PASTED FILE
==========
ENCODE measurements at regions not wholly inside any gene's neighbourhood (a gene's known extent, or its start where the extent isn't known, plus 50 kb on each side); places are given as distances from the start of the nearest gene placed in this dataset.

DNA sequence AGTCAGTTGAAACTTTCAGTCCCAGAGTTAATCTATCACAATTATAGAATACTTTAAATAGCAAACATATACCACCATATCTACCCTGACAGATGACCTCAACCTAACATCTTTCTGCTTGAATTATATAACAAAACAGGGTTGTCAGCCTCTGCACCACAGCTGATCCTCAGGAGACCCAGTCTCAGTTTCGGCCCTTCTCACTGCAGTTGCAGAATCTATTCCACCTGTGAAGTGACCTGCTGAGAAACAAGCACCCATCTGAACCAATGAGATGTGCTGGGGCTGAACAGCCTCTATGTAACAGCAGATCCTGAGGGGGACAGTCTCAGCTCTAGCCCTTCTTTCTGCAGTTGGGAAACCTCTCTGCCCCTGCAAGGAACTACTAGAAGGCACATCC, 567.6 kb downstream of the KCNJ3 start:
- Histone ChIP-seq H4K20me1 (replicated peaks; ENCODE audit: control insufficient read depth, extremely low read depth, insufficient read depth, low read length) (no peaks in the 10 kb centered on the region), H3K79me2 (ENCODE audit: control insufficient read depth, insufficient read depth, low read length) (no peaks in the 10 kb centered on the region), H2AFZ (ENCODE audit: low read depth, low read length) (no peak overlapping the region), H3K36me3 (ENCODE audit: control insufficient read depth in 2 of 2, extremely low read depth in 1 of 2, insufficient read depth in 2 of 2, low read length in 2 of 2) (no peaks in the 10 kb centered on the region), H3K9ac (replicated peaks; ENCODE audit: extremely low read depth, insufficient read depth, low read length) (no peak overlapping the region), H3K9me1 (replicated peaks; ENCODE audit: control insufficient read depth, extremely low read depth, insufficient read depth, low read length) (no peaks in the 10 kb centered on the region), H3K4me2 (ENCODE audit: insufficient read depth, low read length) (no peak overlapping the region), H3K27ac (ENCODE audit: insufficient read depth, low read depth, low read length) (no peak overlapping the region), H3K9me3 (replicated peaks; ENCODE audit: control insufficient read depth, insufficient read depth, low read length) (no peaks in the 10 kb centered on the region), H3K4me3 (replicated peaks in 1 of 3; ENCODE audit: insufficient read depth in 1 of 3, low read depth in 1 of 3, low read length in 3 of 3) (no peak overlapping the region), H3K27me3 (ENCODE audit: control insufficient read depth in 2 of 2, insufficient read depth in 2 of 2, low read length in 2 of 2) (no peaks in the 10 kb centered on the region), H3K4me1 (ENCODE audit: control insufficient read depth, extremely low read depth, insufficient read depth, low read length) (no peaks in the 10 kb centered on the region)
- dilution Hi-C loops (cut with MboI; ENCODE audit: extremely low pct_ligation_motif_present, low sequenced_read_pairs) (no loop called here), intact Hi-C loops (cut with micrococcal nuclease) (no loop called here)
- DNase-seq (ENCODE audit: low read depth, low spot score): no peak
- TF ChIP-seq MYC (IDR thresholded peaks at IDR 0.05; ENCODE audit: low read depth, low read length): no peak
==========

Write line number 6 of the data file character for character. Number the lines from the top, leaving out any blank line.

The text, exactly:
- TF ChIP-seq MYC (IDR thresholded peaks at IDR 0.05; ENCODE audit: low read depth, low read length): no peak